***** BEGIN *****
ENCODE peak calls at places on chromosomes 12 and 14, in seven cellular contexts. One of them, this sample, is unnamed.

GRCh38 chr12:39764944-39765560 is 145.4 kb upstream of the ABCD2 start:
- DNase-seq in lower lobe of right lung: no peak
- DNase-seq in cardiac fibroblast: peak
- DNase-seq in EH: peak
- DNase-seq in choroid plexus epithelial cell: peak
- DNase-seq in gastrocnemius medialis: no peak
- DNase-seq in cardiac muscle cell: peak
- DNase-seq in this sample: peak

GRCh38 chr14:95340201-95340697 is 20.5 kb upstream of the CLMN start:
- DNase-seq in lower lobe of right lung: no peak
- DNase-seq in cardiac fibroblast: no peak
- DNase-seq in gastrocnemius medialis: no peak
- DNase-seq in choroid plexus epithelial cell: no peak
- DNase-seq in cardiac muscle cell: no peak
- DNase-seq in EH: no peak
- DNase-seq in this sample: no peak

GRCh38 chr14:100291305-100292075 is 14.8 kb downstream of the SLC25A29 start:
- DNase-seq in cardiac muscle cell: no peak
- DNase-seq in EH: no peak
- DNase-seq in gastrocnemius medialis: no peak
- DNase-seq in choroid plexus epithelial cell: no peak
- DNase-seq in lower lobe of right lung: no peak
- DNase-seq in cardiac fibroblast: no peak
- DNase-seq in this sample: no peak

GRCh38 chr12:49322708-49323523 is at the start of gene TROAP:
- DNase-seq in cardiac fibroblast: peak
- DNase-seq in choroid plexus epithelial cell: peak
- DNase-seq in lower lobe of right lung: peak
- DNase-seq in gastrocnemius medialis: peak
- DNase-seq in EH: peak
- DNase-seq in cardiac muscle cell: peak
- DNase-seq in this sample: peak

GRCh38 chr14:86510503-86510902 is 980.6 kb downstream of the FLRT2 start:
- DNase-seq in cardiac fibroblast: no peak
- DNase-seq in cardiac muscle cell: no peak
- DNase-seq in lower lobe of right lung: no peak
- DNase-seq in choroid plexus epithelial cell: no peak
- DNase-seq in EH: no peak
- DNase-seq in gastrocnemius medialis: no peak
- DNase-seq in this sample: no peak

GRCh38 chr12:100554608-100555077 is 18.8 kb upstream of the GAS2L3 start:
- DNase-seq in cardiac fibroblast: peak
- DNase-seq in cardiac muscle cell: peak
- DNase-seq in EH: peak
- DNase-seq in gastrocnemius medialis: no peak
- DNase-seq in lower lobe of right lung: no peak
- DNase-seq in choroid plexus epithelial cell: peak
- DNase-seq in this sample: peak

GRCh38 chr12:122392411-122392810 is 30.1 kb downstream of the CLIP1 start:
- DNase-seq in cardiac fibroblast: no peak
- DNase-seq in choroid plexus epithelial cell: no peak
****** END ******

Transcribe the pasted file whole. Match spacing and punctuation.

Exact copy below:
ENCODE peak calls at places on chromosomes 12 and 14, in seven cellular contexts. One of them, this sample, is unnamed.

GRCh38 chr12:39764944-39765560 is 145.4 kb upstream of the ABCD2 start:
- DNase-seq in lower lobe of right lung: no peak
- DNase-seq in cardiac fibroblast: peak
- DNase-seq in EH: peak
- DNase-seq in choroid plexus epithelial cell: peak
- DNase-seq in gastrocnemius medialis: no peak
- DNase-seq in cardiac muscle cell: peak
- DNase-seq in this sample: peak

GRCh38 chr14:95340201-95340697 is 20.5 kb upstream of the CLMN start:
- DNase-seq in lower lobe of right lung: no peak
- DNase-seq in cardiac fibroblast: no peak
- DNase-seq in gastrocnemius medialis: no peak
- DNase-seq in choroid plexus epithelial cell: no peak
- DNase-seq in cardiac muscle cell: no peak
- DNase-seq in EH: no peak
- DNase-seq in this sample: no peak

GRCh38 chr14:100291305-100292075 is 14.8 kb downstream of the SLC25A29 start:
- DNase-seq in cardiac muscle cell: no peak
- DNase-seq in EH: no peak
- DNase-seq in gastrocnemius medialis: no peak
- DNase-seq in choroid plexus epithelial cell: no peak
- DNase-seq in lower lobe of right lung: no peak
- DNase-seq in cardiac fibroblast: no peak
- DNase-seq in this sample: no peak

GRCh38 chr12:49322708-49323523 is at the start of gene TROAP:
- DNase-seq in cardiac fibroblast: peak
- DNase-seq in choroid plexus epithelial cell: peak
- DNase-seq in lower lobe of right lung: peak
- DNase-seq in gastrocnemius medialis: peak
- DNase-seq in EH: peak
- DNase-seq in cardiac muscle cell: peak
- DNase-seq in this sample: peak

GRCh38 chr14:86510503-86510902 is 980.6 kb downstream of the FLRT2 start:
- DNase-seq in cardiac fibroblast: no peak
- DNase-seq in cardiac muscle cell: no peak
- DNase-seq in lower lobe of right lung: no peak
- DNase-seq in choroid plexus epithelial cell: no peak
- DNase-seq in EH: no peak
- DNase-seq in gastrocnemius medialis: no peak
- DNase-seq in this sample: no peak

GRCh38 chr12:100554608-100555077 is 18.8 kb upstream of the GAS2L3 start:
- DNase-seq in cardiac fibroblast: peak
- DNase-seq in cardiac muscle cell: peak
- DNase-seq in EH: peak
- DNase-seq in gastrocnemius medialis: no peak
- DNase-seq in lower lobe of right lung: no peak
- DNase-seq in choroid plexus epithelial cell: peak
- DNase-seq in this sample: peak

GRCh38 chr12:122392411-122392810 is 30.1 kb downstream of the CLIP1 start:
- DNase-seq in cardiac fibroblast: no peak
- DNase-seq in choroid plexus epithelial cell: no peak